Posts filed under ‘From the Magazine’

Graphic Content, With Good Intentions

graphicmedmanifest

For our latest issue, we sat in on Michael Green’s class at Penn State Hershey that teaches medical students about the power of comics. But it’s not the only initiative in which Penn State is using graphic narratives to help raise understanding and empathy around difficult health issues.

Although a handful of universities like Rutgers and Ohio State have published books about the comic culture and cartoonists, the Penn State Press has dedicated an entire series to the graphic medicine genre. The first book, published in 2015, was Graphic Medicine Manifesto, a volume of scholarly essays and visual narratives that is as much an intro to “comics in medicine” as a declaration for its place in this world. (Among the co-authors of the book are Green and English professor Susan Merrill Squier.)

mydegeneration

In just under two years, Penn State Press has published at least seven other graphic memoirs, on subjects from caring for a mother with Alzheimer’s (Aliceheimer’s) to parenting a daughter with Down Syndrome (Hole in the Heart). One book getting a lot of press right now is My Degeneration by Alaskan cartoonist Peter Dunlap-Shohl about his daily struggle with Parkinson’s. Says Publishers Weekly: “The narrative covers the fear and determination that make up [his] daily life, from the terror of suddenly unable to walk to the triumph of still being able to dress himself.”

People are reading—and sending pitches—from around the world. Squier recalls how one customer bought Graphic Medicine Manifesto for a brother with incurable throat and jaw cancer: “[His brother] had basically all the treatment he could have, but was now just trying to find a way to live with the situation. And he was blown away by the possibility to express what he was really feeling and not able to get out yet.”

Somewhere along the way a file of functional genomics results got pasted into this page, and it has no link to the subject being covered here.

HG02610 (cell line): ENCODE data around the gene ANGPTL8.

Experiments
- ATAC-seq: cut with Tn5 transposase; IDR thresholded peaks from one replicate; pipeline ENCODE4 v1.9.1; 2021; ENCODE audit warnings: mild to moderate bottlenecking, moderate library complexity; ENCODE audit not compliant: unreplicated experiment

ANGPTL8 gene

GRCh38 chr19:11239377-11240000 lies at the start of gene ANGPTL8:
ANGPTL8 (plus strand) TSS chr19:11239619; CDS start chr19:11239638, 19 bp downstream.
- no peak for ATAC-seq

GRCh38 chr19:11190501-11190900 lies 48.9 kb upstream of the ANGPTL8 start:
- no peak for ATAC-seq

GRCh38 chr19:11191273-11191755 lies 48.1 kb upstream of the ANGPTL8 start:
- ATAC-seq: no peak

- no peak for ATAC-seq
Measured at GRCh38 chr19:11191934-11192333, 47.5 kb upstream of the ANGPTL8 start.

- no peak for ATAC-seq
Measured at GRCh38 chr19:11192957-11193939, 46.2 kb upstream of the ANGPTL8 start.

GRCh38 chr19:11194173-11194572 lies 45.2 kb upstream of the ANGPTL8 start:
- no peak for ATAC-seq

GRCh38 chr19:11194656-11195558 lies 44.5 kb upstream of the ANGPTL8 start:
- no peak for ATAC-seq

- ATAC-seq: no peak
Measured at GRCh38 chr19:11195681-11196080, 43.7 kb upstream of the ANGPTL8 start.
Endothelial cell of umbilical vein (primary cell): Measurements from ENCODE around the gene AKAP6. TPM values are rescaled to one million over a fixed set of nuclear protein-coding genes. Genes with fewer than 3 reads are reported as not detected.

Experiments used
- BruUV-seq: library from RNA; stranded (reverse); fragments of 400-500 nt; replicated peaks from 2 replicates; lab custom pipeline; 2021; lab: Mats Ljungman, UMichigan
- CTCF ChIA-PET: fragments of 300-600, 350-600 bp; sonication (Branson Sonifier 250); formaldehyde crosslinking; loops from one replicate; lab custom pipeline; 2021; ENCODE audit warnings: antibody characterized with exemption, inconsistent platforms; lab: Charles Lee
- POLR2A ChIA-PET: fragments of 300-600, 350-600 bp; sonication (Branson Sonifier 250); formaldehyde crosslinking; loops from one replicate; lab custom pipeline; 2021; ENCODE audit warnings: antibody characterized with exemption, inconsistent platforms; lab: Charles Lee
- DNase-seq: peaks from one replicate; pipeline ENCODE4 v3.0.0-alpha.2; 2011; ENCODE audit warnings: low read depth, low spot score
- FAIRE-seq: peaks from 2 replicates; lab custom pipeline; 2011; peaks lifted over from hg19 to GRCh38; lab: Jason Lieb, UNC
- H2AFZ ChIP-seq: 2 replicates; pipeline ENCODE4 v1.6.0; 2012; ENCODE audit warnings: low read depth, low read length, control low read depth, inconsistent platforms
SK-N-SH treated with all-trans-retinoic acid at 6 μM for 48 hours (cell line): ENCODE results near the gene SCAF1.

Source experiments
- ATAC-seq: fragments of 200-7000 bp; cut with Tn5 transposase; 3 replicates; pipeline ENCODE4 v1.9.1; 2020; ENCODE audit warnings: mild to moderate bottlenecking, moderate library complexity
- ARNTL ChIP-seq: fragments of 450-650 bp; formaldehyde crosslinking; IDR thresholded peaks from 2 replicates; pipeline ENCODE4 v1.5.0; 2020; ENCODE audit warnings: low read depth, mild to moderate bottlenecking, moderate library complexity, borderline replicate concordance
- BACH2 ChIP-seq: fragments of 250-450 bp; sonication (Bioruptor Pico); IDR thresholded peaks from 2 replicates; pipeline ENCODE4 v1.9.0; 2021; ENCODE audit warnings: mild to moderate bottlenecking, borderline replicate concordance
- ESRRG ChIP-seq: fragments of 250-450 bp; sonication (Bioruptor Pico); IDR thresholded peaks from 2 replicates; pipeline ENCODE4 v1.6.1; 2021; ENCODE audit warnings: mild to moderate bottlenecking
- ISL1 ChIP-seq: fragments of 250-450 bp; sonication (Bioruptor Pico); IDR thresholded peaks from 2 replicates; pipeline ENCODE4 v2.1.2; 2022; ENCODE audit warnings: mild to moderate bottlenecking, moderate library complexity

In addition to teaching their classes and editing these books, Squier and Green organize an annual global conference on graphic medicine. Says Green: “We’ve brought together communities of artists and scholars and physicians and teachers and patients, all around this common interest in comics in medicine.”

Amy Downey

February 22, 2017 at 5:23 pm 1 comment

Inside Our March/April 2017 Issue

ma17_coverGot a case of the winter blahs? Blue-White weekend can’t get here fast enough? Our latest issue might just have the cure for what ails you: Saquon Barkley coming right off the cover! Our March/April 2017 issue features a look back at an incredible season of Nittany Lion football highlighted by comebacks, big plays, and big players—like Barkley—who took fans on a wild ride to the Big Ten championship and the Rose Bowl. The photo spread begins on p. 26.

The new issue, arriving in mailboxes soon, also features comics, but it’s probably not what you think. In “Truth Between the Lines” (p. 37), we take you into the classroom at Penn State Hershey, where fourth-year med students reflect on the experience of becoming a doctor through an unusual practice—writing and drawing their own graphic narratives. You’ll find some of their work on our pages, too.